PEOPLE v. JOHNSON

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Supreme Court, Appellate Division, Fourth Department, New York.

The PEOPLE of the State of New York, Respondent, v. David D. JOHNSON, Defendant-Appellant.

Decided: March 27, 2009

PRESENT:  SMITH, J.P., FAHEY, PERADOTTO, CARNI, AND GORSKI, JJ. The Legal Aid Bureau of Buffalo, Inc., Buffalo (Nicholas T. Texido Of Counsel), for Defendant-Appellant. David D. Johnson, Defendant-Appellant Pro Se. Frank A. Sedita, III, District Attorney, Buffalo (Matthew B. Powers Of Counsel), for Respondent.

 Defendant appeals from a judgment convicting him, upon his plea of guilty, of burglary in the first degree (Penal Law § 140.30[1] ).   Contrary to the contention of defendant, he knowingly, intelligently and voluntarily waived his right to appeal (see People v. Lopez, 6 N.Y.3d 248, 256, 811 N.Y.S.2d 623, 844 N.E.2d 1145;  People v. Seaberg, 74 N.Y.2d 1, 11, 543 N.Y.S.2d 968, 541 N.E.2d 1022).   That valid waiver of the right to appeal encompasses defendant's challenges to the severity of the sentence (see Lopez, 6 N.Y.3d at 255-256, 811 N.Y.S.2d 623, 844 N.E.2d 1145;  People v. Hidalgo, 91 N.Y.2d 733, 737, 675 N.Y.S.2d 327, 698 N.E.2d 46), Supreme Court's suppression ruling (see People v. Kemp, 94 N.Y.2d 831, 833, 703 N.Y.S.2d 59, 724 N.E.2d 754;  People v. Garner, 52 A.D.3d 1265, 858 N.Y.S.2d 642, lv. denied 11 N.Y.3d 736, 864 N.Y.S.2d 395, 894 N.E.2d 659), and the factual sufficiency of the plea allocution (see People v. Spikes, 28 A.D.3d 1101, 1102, 813 N.Y.S.2d 602, lv. denied 7 N.Y.3d 818, 822 N.Y.S.2d 493, 855 N.E.2d 809;  People v. Bland, 27 A.D.3d 1052, 810 N.Y.S.2d 718, lv. denied 6 N.Y.3d 892, 817 N.Y.S.2d 627, 850 N.E.2d 674;  People v. White, 24 A.D.3d 1220, 805 N.Y.S.2d 917, lv. denied 6 N.Y.3d 820, 812 N.Y.S.2d 459, 845 N.E.2d 1290).

 Defendant further contends that his plea was not knowingly, voluntarily or intelligently entered because the court failed to apprise him of his right to have his guilt proven beyond a reasonable doubt.   Although that contention survives the waiver by defendant of his right to appeal, he failed to preserve it for our review by moving to withdraw the plea or to vacate the judgment of conviction on that ground (see People v. Davis, 45 A.D.3d 1357, 844 N.Y.S.2d 739, lv. denied 9 N.Y.3d 1005, 850 N.Y.S.2d 393, 880 N.E.2d 879).   In any event, defendant's contention is without merit.   It is well settled that there is no “uniform mandatory catechism of pleading defendants” (People v. Nixon, 21 N.Y.2d 338, 353, 287 N.Y.S.2d 659, 234 N.E.2d 687, cert. denied sub nom. Robinson v. New York, 393 U.S. 1067, 89 S.Ct. 721, 21 L.Ed.2d 709;  see People v. Harris, 61 N.Y.2d 9, 16-17, 471 N.Y.S.2d 61, 459 N.E.2d 170), and a plea is not invalid “solely because the [court] failed to specifically enumerate all the rights to which the defendant was entitled” (Harris, 61 N.Y.2d at 16, 471 N.Y.S.2d 61, 459 N.E.2d 170), including the right to have his or her guilt proven beyond a reasonable doubt at trial (see People v. Ramirez, 159 A.D.2d 392, 553 N.Y.S.2d 94, lv. denied 76 N.Y.2d 863, 560 N.Y.S.2d 1003, 561 N.E.2d 903).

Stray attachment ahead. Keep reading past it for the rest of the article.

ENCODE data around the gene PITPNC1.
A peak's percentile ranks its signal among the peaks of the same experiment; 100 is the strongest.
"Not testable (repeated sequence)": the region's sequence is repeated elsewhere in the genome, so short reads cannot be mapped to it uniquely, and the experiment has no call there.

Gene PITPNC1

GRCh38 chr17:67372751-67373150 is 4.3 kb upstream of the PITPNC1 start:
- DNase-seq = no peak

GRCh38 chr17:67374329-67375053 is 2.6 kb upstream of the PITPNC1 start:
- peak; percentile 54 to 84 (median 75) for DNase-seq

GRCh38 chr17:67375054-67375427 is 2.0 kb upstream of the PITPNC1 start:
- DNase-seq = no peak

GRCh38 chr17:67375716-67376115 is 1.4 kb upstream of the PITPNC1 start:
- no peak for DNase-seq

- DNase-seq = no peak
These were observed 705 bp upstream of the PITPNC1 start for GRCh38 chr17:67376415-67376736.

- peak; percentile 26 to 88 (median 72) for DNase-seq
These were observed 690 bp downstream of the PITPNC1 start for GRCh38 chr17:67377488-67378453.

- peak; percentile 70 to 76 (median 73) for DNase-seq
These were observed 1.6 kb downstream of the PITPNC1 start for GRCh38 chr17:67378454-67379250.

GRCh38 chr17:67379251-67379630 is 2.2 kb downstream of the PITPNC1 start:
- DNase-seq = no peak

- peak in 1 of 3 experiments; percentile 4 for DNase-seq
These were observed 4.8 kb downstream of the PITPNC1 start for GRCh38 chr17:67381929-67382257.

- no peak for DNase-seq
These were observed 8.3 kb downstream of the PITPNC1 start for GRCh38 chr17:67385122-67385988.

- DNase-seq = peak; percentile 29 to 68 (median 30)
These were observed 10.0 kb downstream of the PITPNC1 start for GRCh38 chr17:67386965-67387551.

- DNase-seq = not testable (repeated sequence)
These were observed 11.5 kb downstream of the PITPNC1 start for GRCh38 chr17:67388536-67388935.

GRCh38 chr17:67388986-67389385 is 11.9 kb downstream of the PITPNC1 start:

The further contention of defendant in his pro se supplemental brief that his plea was coerced is belied by his statement during the plea proceeding that he was not threatened, forced or coerced into pleading guilty (see People v. Worthy, 46 A.D.3d 1382, 847 N.Y.S.2d 806, lv. denied 10 N.Y.3d 773, 854 N.Y.S.2d 334, 883 N.E.2d 1269).

To the extent that the contention of defendant, in his main and pro se supplemental briefs, that he was denied effective assistance of counsel survives his guilty plea and his waiver of the right to appeal (see People v. Santos, 37 A.D.3d 1141, 827 N.Y.S.2d 917, lv. denied 8 N.Y.3d 950, 836 N.Y.S.2d 560, 868 N.E.2d 243), it is lacking in merit (see generally People v. Ford, 86 N.Y.2d 397, 404, 633 N.Y.S.2d 270, 657 N.E.2d 265).

 Defendant further contends in his main brief that the court erred in denying his pro se motion for a hearing pursuant to CPL 420.40 based on his alleged inability to pay the mandatory surcharge.   That contention is encompassed by his waiver of the right to appeal (see People v. Camacho, 4 A.D.3d 862, 771 N.Y.S.2d 481, lv. denied 2 N.Y.3d 761, 778 N.Y.S.2d 779, 811 N.E.2d 41;  People v. Smith, 309 A.D.2d 1282, 1283, 764 N.Y.S.2d 732) and, in any event, lacks merit.   Defendant failed to offer “credible and verifiable information establishing that the surcharge would work an unreasonable hardship on defendant over and above the ordinary hardship suffered by other indigent inmates” (People v. Abdus-Samad, 274 A.D.2d 666, 667, 712 N.Y.S.2d 63, lv. denied 95 N.Y.2d 862, 715 N.Y.S.2d 217, 738 N.E.2d 365;  see People v. Cheatom, 57 A.D.3d 1447, 871 N.Y.S.2d 529;  Camacho, 4 A.D.3d 862, 771 N.Y.S.2d 481).

 Defendant failed to preserve for our review the contention in his pro se supplemental brief that the People committed a Brady violation by failing to produce marihuana that was allegedly found at the scene of the crime (see People v. Kearney, 39 A.D.3d 964, 966, 833 N.Y.S.2d 734, lv. denied 9 N.Y.3d 846, 840 N.Y.S.2d 772, 872 N.E.2d 885;  People v. Little, 23 A.D.3d 1117, 1118, 807 N.Y.S.2d 756, lv. denied 6 N.Y.3d 777, 811 N.Y.S.2d 344, 844 N.E.2d 799;  People v. Harris, 1 A.D.3d 881, 882, 767 N.Y.S.2d 725, lv. denied 2 N.Y.3d 740, 778 N.Y.S.2d 466, 810 N.E.2d 919).   In any event, that contention is without merit because defendant failed to establish the existence of the marihuana (see People v. Mellerson, 15 A.D.3d 964, 965, 788 N.Y.S.2d 746, lv. denied 5 N.Y.3d 791, 801 N.Y.S.2d 812, 835 N.E.2d 672), and its potential exculpatory value is purely speculative (see People v. Smith, 306 A.D.2d 861, 862, 762 N.Y.S.2d 721, lv. denied 100 N.Y.2d 599, 766 N.Y.S.2d 175, 798 N.E.2d 359).

It is hereby ORDERED that the judgment so appealed from is unanimously affirmed.

MEMORANDUM: